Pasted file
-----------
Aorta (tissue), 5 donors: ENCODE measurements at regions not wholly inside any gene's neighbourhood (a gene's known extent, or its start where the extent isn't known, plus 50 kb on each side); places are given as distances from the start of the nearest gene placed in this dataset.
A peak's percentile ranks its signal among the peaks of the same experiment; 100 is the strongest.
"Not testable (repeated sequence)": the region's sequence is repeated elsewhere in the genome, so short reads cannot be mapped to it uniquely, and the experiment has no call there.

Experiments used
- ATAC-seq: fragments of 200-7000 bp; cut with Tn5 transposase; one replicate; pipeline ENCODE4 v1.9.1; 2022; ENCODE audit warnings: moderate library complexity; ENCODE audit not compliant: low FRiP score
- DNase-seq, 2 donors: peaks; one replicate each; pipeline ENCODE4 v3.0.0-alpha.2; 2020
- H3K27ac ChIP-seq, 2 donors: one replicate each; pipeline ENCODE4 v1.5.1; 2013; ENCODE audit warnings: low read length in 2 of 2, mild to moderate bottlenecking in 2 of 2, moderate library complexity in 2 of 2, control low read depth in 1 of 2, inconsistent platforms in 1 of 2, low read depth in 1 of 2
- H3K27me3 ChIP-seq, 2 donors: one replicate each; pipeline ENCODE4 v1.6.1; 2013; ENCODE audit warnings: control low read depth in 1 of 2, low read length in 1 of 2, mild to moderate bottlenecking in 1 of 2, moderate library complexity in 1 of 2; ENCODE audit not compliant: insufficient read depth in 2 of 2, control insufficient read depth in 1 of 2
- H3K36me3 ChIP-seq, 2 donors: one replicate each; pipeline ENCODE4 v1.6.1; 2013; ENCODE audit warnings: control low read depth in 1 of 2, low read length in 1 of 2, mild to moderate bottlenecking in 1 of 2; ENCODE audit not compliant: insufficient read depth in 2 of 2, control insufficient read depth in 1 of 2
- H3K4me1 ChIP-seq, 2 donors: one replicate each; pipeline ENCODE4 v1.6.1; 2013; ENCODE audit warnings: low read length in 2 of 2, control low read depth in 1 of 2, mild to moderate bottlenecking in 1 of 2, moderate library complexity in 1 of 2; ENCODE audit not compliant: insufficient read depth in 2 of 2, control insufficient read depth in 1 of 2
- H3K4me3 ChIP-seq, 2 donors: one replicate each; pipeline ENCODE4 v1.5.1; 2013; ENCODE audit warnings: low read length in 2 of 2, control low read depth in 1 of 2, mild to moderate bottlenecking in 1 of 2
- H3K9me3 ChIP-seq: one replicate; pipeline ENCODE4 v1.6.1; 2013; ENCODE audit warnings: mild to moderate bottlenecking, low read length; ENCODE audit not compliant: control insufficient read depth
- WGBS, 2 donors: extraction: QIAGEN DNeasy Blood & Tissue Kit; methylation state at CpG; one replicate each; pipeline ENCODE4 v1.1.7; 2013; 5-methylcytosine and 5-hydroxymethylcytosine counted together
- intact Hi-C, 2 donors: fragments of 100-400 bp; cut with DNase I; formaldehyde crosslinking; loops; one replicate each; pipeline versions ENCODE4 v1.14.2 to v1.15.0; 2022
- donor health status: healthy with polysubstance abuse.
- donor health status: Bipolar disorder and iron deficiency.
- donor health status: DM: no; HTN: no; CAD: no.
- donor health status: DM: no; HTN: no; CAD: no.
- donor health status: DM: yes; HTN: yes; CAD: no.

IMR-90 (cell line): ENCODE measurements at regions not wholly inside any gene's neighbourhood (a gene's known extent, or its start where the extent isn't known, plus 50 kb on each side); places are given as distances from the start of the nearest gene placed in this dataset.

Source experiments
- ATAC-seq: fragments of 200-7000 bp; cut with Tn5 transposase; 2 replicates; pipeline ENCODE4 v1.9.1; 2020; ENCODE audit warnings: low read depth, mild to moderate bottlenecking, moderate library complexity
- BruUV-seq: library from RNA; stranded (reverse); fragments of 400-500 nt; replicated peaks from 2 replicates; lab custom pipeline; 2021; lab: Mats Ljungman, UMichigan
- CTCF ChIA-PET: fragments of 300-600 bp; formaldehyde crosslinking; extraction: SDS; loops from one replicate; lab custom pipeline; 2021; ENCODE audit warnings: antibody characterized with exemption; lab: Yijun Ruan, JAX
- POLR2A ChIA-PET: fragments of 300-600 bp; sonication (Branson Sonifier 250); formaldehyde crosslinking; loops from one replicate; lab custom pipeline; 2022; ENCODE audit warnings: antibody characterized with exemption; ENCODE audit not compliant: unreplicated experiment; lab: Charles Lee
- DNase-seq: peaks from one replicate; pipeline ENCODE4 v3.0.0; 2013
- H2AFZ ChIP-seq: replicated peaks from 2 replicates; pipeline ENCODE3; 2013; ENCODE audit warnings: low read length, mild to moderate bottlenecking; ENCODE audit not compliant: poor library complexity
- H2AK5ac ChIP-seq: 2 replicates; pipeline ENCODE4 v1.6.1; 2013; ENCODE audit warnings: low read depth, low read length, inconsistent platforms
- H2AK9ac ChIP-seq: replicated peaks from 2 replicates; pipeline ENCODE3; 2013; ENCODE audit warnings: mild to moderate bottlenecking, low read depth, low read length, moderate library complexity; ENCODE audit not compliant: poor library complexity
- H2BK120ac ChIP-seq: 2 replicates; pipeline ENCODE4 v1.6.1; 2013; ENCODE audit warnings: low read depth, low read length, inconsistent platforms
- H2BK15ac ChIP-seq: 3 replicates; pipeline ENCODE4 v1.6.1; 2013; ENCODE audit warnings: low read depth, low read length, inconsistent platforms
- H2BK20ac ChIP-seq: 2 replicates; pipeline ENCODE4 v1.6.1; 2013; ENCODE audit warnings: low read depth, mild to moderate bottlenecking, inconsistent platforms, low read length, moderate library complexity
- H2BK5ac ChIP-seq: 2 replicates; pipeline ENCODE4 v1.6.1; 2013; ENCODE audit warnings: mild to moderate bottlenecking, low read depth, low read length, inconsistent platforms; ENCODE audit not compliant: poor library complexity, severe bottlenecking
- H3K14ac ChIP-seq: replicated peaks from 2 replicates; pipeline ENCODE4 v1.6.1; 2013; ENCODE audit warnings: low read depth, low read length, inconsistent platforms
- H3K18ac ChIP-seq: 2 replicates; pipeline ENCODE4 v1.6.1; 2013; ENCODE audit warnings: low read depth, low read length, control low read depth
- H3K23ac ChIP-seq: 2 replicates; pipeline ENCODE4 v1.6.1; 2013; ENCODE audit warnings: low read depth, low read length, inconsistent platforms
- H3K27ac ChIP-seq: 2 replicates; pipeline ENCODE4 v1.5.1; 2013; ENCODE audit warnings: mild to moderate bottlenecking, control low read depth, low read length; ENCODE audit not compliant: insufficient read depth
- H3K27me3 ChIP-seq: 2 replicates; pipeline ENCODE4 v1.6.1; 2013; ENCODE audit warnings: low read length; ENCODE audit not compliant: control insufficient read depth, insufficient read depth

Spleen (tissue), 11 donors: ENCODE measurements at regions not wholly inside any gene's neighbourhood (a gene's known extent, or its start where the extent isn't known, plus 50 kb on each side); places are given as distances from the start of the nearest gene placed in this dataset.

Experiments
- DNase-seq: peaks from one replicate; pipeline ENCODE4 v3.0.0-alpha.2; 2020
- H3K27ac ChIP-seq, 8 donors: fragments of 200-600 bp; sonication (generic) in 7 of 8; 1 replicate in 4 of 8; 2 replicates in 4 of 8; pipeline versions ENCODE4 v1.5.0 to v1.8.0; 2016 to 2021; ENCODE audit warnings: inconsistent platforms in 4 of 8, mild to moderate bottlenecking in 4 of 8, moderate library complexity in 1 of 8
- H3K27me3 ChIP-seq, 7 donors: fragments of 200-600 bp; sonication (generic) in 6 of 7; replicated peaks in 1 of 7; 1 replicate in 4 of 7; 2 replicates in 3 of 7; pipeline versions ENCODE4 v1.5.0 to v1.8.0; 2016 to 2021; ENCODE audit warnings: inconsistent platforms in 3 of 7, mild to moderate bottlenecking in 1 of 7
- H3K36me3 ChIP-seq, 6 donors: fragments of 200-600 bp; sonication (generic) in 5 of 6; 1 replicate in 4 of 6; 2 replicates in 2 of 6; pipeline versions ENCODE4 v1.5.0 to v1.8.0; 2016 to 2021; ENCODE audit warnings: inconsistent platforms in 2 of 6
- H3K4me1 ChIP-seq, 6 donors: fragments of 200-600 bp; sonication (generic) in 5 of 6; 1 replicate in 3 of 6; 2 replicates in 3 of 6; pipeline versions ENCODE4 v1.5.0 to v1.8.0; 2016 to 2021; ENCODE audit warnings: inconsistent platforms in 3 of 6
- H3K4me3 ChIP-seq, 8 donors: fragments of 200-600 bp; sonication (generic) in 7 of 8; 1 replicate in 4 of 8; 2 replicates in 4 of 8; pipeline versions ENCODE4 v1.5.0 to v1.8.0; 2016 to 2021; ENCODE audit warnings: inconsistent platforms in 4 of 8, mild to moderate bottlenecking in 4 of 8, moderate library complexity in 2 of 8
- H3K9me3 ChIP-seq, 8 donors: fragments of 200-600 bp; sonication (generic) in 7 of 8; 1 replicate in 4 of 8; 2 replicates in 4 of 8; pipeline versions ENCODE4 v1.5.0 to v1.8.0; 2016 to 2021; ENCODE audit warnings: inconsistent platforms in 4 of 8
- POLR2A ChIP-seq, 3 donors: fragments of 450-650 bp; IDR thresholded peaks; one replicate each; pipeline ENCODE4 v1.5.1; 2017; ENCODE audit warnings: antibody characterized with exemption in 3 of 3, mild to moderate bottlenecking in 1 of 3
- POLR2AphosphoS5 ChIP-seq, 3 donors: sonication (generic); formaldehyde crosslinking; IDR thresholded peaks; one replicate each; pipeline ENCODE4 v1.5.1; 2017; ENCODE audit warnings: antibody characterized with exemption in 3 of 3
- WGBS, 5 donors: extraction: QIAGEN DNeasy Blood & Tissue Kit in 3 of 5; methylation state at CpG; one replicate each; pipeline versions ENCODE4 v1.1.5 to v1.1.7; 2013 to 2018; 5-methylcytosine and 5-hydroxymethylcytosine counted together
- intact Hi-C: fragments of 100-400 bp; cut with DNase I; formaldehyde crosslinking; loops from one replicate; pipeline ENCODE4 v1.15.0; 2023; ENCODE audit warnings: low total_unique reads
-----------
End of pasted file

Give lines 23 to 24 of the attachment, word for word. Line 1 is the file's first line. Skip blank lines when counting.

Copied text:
- BruUV-seq: library from RNA; stranded (reverse); fragments of 400-500 nt; replicated peaks from 2 replicates; lab custom pipeline; 2021; lab: Mats Ljungman, UMichigan
- CTCF ChIA-PET: fragments of 300-600 bp; formaldehyde crosslinking; extraction: SDS; loops from one replicate; lab custom pipeline; 2021; ENCODE audit warnings: antibody characterized with exemption; lab: Yijun Ruan, JAX